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Damages Review

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by Casimir Harlow Apr 16, 2008 at 12:00 AM

    It has been said that dramas like Murder One are what kick-started the whole 24 franchise. The concept was simple - a single, big, murder trial that extends over a whole season, each episode having its own little story angle, mini-arc and mini-victories/losses, but adding up to a much bigger picture. It did not do quite as much for legal dramas as I would have hoped for, but we subsequently did get a few nice shows, including the Law and Order franchise and The Practice. Essentially though, the stories have generally revolved around murder cases, the meatiest subjects in the legal world. Film have provided us with a few interesting, alternative 'class actions', whether from Grisham or Erin Brokovich, where it is a civil affair, but Damages is particularly interesting because not only does it follow the Civil side to law, but it also follows just one Class Action lawsuit over the course of the entire season. Can it possibly work?

    Patty Hewes is a big name in New York civil litigation, a no-holds-barred lawyer, who can stand up to any man in the business, and seldom has to go to trial, mainly because of her reputation and her tactics. She may not make many friends along the way, but she gets the job done better than anybody else, and her settlement figures always have a welcome number of zeroes attached. Her latest Class Action lawsuit pits 3000 victims against an arrogant billionaire CEO, Arthur Frobisher, who Patty is personally interested in seeing face her own personal form of justice. Enter a talented new lawyer, Ellen Parsons, bright and young but unaccustomed to the back-street brawling that goes on behind the scenes during big trials. To Patty, she's fresh blood, to be used and abused, and it is not long before Ellen finds herself sucked into a world of back-stabbing, murder and perpetual betrayal. Trust no one, she is told, and she learns that lesson the hard way.

    Damages is a superior new legal drama, unique in its approach to the genre and - in this respect - it injects fresh new life into a dying staple of TV viewing. I didn't think it would work, and I'm still not convinced by the TV format approach (I cannot imagine any satisfaction in watching the show over the course of several months as very few episodes leave anything resolved) but in its entirety, it is fantastic viewing. Every time the viewer tries to get to grips with what is going on, who is betraying who, who is being played, the bigger picture comes into play and you are left reeling from the sheer sneakiness involved. These cats are smart, cunning and infinitely mischievous, the big case just a mammoth chess game to be played out over the course of months, if not years.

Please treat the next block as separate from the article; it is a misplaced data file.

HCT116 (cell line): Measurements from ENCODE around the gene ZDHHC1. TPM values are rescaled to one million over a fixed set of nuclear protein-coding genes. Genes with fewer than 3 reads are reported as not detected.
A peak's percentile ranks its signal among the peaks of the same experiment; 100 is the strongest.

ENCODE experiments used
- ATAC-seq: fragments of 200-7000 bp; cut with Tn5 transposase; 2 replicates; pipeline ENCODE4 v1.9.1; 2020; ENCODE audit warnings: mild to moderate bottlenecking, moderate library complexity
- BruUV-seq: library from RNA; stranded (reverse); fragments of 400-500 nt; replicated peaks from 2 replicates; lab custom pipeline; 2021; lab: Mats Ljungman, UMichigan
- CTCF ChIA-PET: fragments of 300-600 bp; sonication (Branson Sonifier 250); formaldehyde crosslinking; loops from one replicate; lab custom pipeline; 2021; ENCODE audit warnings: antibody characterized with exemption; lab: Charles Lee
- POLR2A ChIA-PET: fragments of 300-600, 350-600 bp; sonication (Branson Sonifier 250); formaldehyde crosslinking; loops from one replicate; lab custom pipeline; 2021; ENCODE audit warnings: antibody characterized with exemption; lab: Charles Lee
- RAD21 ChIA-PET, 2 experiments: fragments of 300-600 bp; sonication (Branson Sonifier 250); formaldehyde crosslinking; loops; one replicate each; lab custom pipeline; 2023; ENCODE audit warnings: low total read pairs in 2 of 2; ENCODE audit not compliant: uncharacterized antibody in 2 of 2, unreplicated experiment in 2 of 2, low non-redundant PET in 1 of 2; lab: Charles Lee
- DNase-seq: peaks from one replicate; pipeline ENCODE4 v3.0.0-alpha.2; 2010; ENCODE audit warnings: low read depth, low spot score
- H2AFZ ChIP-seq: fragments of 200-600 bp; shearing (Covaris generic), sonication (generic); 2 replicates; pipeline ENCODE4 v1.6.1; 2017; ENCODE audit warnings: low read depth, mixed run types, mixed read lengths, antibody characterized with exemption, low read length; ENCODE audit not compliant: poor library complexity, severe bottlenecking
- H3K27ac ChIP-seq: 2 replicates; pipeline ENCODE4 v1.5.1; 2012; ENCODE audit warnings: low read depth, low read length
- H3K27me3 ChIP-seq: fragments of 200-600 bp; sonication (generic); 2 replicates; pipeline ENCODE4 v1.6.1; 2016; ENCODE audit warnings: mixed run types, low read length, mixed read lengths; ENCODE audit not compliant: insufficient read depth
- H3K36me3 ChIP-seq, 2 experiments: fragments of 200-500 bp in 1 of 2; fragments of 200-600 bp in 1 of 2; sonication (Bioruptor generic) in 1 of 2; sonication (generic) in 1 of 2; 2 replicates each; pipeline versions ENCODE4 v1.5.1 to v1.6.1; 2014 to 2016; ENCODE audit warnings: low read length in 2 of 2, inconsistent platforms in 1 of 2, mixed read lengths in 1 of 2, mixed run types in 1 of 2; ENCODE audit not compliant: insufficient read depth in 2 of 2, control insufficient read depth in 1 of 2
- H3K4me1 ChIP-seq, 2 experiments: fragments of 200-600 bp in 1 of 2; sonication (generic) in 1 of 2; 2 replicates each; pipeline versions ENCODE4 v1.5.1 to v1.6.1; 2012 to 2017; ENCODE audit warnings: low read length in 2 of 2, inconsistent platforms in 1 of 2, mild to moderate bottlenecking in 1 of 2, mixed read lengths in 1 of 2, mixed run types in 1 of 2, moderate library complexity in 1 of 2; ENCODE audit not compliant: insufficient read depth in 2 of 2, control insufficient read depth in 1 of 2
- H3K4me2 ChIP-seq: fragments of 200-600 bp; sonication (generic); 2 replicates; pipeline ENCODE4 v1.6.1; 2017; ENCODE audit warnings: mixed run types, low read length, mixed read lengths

Glenn Close heads up the cast, carrying with her that Fatal Attraction aura of untrustworthiness. She's ruthless, mean and totally despicable, but you cannot help but root for her when you see that, in this world, it's only her approach that gets the right results. She's the female Vic Mackey (from the Shield, another FX show) of the legal world, taking no prisoners and playing by the rules of the street, not the court. Anti-heroes like her have become commonplace in TV shows these days, but it is quite unusual to see such a character at the head of a legal drama, and you spend much of your time over the course of the first season wondering whether you can ever really forgive her for what she has done to get the results she wants.

    Considering Sunshine's Rose Byrne (who was also in 28 Weeks Later) is a relative newcomer - certainly to the small-screen - she does a superb job at standing up against the overbearing Glenn Close. Hers is certainly the character who undergoes the most changes over the course of the narrative, and as such it is extremely interesting to see her develop from naive newcomer into manipulative protégé. Despite the misgivings you may have towards the heroines/anti-heroines, it is fairly clear who the bad guy is. Ted Danson (who has come a long way since Cheers) is superb as the smug, greedy and immoral exec whose biggest fear is not the realisation that his actions have resulted in damage to several thousand innocent people, but the threat that this may have to his business and his reputation. He is not overtly evil, but he lives his life on the wrong side of the line, rather than just crossing it occasionally, as his adversaries often have to.

    As I've stated, I was not initially sold on the concept of Damages - I was not sure that it would work. But after having watched the entire first season in a fairly short period of time, it is clear that this is compelling viewing, and I hope that the writers' strike has not put too much of a delay on the next season. Whether or not you are interested in the legal dynamics, this is TV drama at its best - heroes, anti-heroes and villains all thrown into a seedy mix of betrayal and murder - and it comes recommended. Now, who do you trust?

    Episodes List:
    Pilot
    Jesus, Mary and Joe Cocker
    My Paralyzing Fear of Death
    Tastes Like a Ho Ho
    Regular Earl Anthony
    She Spat at Me
    We Are Not Animals
    Blame the Victim
    Do You Regret What We Did?
    Sort of Like A Family
    I Hate These People
    There's No We Anymore
    Because I Know Patty

    The Rundown


    8
    AVForumsSCORE
    OUT OF
    10